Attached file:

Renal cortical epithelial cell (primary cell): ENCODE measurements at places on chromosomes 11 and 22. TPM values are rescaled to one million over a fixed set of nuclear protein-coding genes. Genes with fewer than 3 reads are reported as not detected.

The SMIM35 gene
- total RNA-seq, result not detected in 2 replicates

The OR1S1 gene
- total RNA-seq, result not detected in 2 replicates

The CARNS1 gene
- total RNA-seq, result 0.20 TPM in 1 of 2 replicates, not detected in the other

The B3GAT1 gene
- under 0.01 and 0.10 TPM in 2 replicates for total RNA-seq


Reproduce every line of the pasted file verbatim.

Renal cortical epithelial cell (primary cell): ENCODE measurements at places on chromosomes 11 and 22. TPM values are rescaled to one million over a fixed set of nuclear protein-coding genes. Genes with fewer than 3 reads are reported as not detected.

The SMIM35 gene
- total RNA-seq, result not detected in 2 replicates

The OR1S1 gene
- total RNA-seq, result not detected in 2 replicates

The CARNS1 gene
- total RNA-seq, result 0.20 TPM in 1 of 2 replicates, not detected in the other

The B3GAT1 gene
- under 0.01 and 0.10 TPM in 2 replicates for total RNA-seq